Red Thread welcomes Guyana's ratification of C189

17 September, 2013 | Joycelyn Bacchus, Joy Marcus, Red Thread | Guyana Chronicle

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Red Thread welcomes Guyana’s ratification of ILO Convention #189 recognising domestic workers as workers. Guyana is the first country in the Region to take this action, which the Caribbean Domestic Workers Network, of which Red Thread is a member, has been lobbying for in its six member states (Trinidad & Tobago, Jamaica, Antigua & Barbuda, Barbados, St Lucia and Guyana). The next step now for Guyana is implementation.

Today we are also announcing our intention to begin a self-help information and support service for domestic workers and other low-waged women workers.  Conventions and laws will make no difference in real life unless those whom they are supposed to protect make them live.  This is the goal of the new service we are planning, not to provide “expert” advice but to enable those of us who are domestic workers and other low-waged women workers to understand and make use of the laws in our own individual and collective defence. The model will be the same as Red Thread’s drop in/outreach centre for women and children in violent situations, which has led to the formation of a Domestic Violence and Rape Survivors Self-help Group.  The two will work in collaboration with each other.

We have already received some training from an official of the TUC in the laws governing wages and conditions of work for low-waged women in Guyana, and on September 7th and 8th held the first  in what will be a series of workshops where women from the Red Thread Centre and eight women from communities in Demerara, Berbice and Essequibo will learn not only about the laws but the policies and institutions dealing with labour rights, as well as the rights of domestic workers under the Caribbean Single Market and Economy/Free Movement of Persons.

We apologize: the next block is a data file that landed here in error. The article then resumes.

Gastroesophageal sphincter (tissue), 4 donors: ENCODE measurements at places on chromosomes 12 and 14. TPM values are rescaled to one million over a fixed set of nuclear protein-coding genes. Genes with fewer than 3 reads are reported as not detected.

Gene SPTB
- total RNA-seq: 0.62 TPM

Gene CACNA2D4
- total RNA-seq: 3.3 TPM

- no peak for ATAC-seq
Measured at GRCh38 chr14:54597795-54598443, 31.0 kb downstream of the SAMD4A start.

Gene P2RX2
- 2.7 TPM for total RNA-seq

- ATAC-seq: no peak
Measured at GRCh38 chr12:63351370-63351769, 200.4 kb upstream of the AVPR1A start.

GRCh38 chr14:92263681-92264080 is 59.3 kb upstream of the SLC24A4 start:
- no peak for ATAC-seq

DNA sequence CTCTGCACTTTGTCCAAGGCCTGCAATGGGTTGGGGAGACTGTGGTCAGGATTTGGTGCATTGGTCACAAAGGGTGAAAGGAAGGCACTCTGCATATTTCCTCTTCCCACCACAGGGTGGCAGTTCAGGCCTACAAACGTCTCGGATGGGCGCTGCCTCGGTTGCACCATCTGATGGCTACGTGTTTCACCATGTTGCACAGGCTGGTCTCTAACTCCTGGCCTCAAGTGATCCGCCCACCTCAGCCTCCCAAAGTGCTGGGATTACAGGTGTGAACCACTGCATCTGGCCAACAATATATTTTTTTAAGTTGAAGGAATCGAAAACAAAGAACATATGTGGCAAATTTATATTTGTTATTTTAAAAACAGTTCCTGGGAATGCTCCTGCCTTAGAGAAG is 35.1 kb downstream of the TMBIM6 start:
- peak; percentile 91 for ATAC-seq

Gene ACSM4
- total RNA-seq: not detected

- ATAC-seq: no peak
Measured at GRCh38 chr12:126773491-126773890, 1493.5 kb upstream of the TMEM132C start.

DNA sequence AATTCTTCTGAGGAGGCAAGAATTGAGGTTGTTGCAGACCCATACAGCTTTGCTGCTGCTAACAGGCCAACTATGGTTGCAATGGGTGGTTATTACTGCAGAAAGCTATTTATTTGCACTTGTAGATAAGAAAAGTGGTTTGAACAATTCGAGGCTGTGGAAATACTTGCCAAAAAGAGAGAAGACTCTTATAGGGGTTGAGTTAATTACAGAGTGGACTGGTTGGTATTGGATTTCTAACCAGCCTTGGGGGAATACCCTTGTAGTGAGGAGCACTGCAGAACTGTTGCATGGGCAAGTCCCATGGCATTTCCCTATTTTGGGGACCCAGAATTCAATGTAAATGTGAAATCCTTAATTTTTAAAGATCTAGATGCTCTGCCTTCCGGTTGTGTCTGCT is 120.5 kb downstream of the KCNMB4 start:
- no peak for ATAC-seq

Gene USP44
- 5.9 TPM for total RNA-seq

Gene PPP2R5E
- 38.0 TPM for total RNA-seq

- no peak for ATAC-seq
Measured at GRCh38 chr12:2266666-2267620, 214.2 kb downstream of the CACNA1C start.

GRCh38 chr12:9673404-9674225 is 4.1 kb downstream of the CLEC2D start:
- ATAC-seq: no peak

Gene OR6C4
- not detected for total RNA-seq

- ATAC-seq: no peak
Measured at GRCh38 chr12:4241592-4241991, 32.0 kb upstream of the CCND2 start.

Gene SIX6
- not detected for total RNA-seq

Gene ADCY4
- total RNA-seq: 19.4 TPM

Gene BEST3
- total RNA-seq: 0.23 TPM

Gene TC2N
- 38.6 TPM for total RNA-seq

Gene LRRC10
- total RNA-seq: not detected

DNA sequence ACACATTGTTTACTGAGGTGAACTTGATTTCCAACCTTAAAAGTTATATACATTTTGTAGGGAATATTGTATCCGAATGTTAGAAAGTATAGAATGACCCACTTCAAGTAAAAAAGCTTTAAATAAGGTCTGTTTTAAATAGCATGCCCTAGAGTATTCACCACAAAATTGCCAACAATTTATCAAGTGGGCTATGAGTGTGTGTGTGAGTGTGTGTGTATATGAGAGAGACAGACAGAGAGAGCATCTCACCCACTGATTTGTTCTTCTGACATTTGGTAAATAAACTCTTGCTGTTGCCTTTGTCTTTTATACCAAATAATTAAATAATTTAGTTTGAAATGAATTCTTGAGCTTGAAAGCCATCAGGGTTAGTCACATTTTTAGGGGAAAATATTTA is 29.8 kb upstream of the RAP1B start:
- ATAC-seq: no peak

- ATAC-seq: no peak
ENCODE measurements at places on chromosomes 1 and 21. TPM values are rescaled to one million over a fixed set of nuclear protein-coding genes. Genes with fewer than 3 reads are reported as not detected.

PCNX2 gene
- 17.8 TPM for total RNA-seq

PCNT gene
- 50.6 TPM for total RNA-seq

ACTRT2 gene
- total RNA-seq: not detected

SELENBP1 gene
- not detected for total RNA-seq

The decision to launch the new service was timed for September 7th because that date was chosen by the CDWN to honour Clotil Walcott, who was the founder of the National Union of Domestic Employees of Trinidad and Tobago (NUDE) and the grassroots Caribbean woman who did the most to win recognition for domestic workers in Trinidad and Tobago and the Region. We chose to set up the service in Clotil’s name and in the name of Cora Belle, another grassroots woman fighter and former domestic worker. Cora, who was a founder member of Red Thread in 1986, died one year ago on September 9th 2012. The two knew each other, because Clotil brought her experience and organising skills to Guyana as she took them everywhere she thought they could serve the interests of domestic workers.

Representing Red Thread at Clotil’s funeral service on November 20, 2007 in Trinidad, Cora spoke to the direct connection between Clotil and us when she said: “Clotil Walcott inspired us even before we met her. It was her work in Trinidad and Tobago campaigning for domestic workers to be recognised as workers that spurred us on to try to organise with domestic workers in Guyana for fairer wages and working conditions. We invited Clotil to come and meet the domestic workers we had started to meet with and she immediately agreed. When she met with the women she told them and us about her experience organising with domestic workers in Trinidad and Tobago and advised us to organise. Although we failed in that first effort because we did not know how to overcome the fear the women felt about losing their jobs in an economy where jobs for grassroots women were even scarcer than in Trinidad and Tobago, we learned a lot from Clotil that we will never forget. We are using what we learned from her up to now in our campaigning for a living income and affordable access to goods and services for housewives, domestic workers, shop assistants, security guards, bartenders, old age pensioners, women on public assistance – Guyanese women of Indian, African and Amerindian descent who are unwaged and low-waged.”

The Cora & Clotil self-help information and support service for domestic workers and other low-waged women workers will start at the end of the month, the exact date to be announced.

Nicolas Raymond/FLICKR


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